Beyond Angkor Wat: Sadness in Cambodia

Perhaps she was still thinking they didn’t kill women, or their babies. But she died here, in this school turned prison, along with 14,000 other people during the Khmer Rouge nightmare in the time of The Killing Fields.  When it was over in 1979, half of Cambodia’s population – three million people – were gone.  Only seven prisoners were found alive in this hideous dungeon when it was liberated; one was an artist who, without bitterness, has captured on canvas what happened at S 21, the notorious Toul Sleng Prison.  

On the streets of Phnom Penh it’s the multitudes of limbless that make me want to stare and look away at the same time.  They are mostly men. They are legless, or have no arms, or are blind because of landmines. Children lead them as they beg. Everywhere you go there is begging.  Naked little children beg. Women with babies hold out their palms and plead. "Yum, yum," they beseech, a hand on their mouth. Disfigured men and young boys try their best to flog postcards, shoe shines, sunglasses.  What you don’t see are old men.  They are gone now, gone to Choeung Ek and the other fields of slaughter.   

There is also the other Phnom Penh – a city of riverside cafes frequented by tourists, family picnics on the quay as the stifling day draws to a close, hustling tuk-tuk drivers and aggressive vendors, a claustrophobic central market, smiling people who seem genuinely happy to welcome you to their poor country.  There is commerce and tourism flourishes as foreigners come to see the Royal Palace and its Silver Pagoda, to light incense at Wat Phnom, or to watch the sunset from a longboat on the mighty Mekong River. 

Siem Reap, the rapidly growing and anachronistic base camp town for Angkor Wat, again reveals the abject poverty of Cambodia. Barefoot children, some following older siblings, drift about. Women sell fruit and other goods at roadside stands and small markets.  Men languish in hammocks, prostrate from the heat.  Yet, amidst its dirt roads and street commerce a bizarre assortment of glitzy four and five star hotels proliferate along the main drag.  It is strange and disturbing: Disneyland meets Las Vegas.  While Cambodians struggle for subsistence survival, tourists feast on Bacchanalian buffets, shop in upscale craft outlets, and enjoy chauffeured air-conditioned cars.  

Wood carvers on streets of Siem Reap

Wood carvers on streets of Siem Reap

Behind this eerie façade lies reality. Here is what our guide shared with us. He is self-taught, speaks three languages, and supports his twice-widowed mother on the $10 he earns daily – when he has "clients."  His father, sister and brother died during the Khmer Rouge genocide.  Corruption is rife in Vietnam-controlled Cambodia.  No one cares, he says. Everyone exploits everyone else.  Health care is virtually non-existent if you can’t bribe someone to take care of you, and most kids are lucky to make it through eighth grade. Listening to him I feel ashamed and embarrassed by my affluence.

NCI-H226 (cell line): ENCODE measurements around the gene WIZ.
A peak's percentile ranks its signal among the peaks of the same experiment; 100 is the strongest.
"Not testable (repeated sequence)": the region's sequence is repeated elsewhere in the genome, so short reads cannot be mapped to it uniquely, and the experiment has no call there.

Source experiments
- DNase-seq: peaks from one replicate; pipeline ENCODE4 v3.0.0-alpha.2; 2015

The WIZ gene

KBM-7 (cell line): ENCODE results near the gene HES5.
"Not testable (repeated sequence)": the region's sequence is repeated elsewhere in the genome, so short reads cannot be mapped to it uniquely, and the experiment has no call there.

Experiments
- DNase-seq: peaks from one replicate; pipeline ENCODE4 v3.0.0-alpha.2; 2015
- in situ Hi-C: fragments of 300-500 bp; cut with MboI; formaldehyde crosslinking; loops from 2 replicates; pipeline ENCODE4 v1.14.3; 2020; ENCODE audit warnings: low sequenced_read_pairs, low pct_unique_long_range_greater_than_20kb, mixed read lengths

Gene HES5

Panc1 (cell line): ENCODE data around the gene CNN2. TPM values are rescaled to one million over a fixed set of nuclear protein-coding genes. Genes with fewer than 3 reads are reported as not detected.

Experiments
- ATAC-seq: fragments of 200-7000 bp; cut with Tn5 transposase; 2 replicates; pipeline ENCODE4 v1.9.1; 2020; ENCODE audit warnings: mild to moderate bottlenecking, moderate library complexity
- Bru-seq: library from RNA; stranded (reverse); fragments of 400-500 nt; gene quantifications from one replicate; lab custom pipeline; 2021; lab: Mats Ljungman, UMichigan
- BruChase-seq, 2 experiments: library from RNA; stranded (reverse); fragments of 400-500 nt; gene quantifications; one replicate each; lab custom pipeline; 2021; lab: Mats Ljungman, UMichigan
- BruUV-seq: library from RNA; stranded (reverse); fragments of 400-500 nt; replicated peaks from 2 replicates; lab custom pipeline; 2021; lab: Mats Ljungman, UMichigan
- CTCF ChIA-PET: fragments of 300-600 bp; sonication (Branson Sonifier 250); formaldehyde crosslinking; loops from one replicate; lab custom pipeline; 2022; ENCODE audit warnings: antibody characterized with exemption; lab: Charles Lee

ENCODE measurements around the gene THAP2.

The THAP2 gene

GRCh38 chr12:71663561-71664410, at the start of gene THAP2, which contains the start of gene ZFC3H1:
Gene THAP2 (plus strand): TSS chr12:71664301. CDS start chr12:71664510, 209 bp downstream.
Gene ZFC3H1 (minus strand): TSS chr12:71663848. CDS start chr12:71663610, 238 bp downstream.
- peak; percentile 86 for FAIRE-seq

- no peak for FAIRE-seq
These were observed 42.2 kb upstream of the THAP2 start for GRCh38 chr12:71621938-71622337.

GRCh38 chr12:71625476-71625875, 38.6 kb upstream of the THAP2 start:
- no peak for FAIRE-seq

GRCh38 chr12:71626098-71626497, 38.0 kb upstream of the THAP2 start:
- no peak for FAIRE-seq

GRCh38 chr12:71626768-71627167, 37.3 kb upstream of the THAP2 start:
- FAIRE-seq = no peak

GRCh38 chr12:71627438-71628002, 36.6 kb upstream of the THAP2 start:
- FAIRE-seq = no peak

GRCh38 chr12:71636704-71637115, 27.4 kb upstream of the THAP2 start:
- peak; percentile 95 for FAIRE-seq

Less than a mile from the glitzy hotels there is a state-of-the-art children’s hospital founded by a Swiss physician, an iconoclast whom many believe violates agreed-upon international protocols for primary health care in impoverished countries.  They think this because he uses western diagnostic tools like CT scans, an outrageous expenditure some say, in countries where people don’t even know enough to wash their hands.  But this doctor, for all his possible eccentricities, maintains the extraordinary belief that even poor children deserve to live, and saving their fragile lives often requires the same technology that rich kids can access.  He is a thorn in the side of the Ministry of Health and, he claims, esteemed organizations like UNICEF and the World Health Organization because he treats babies with non-contagious TB when the resources needed to do that could save a lot of kids with infectious disease.  It’s not cost-effective, his critics argue.  These kids deserve to live too, he tells the critics, experts who stay in the fancy hotels when they come to Siem Reap to advise or evaluate him.  I’d like to have met the Swiss doctor.   

Something is amiss in the awesome land of Angkor Wat, one of the manmade wonders of the world.  These amazing and prolific Buddhist and Hindu temples, scattered over nearly 200 miles and dating back to the 12th century, are exquisite, mysterious, and revealing.  It is a privilege and a pleasure to see them, for no amount of research or documentary footage can capture their grandeur.  

But why, I wonder, given today’s technology and the advanced civilization we in the west take such pride in, can there not be other manmade wonders – an end to poverty, for example? An end to childhood mortality from preventable causes? An end to genocide? 

Angkor Wat has much to teach us.  So does Phnom Penh and Siem Reap. The Cambodian people, gentle and generous, deserve much more than gaping tourists snapping their pictures and bargaining for their souvenirs while they try, yet again, to live.   May the awesome monuments of this struggling country never rise above the awful reality of its suffering.  It has continued, unabated, for far too long now. 

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Elayne Clift, a writer from Saxtons River, Vt., USA, has been teaching and traveling in Southeast Asia for a year.  Her book about the experience, AJARN: A Year of Teaching in Thailand, is forthcoming. Photos by Elayne Clift.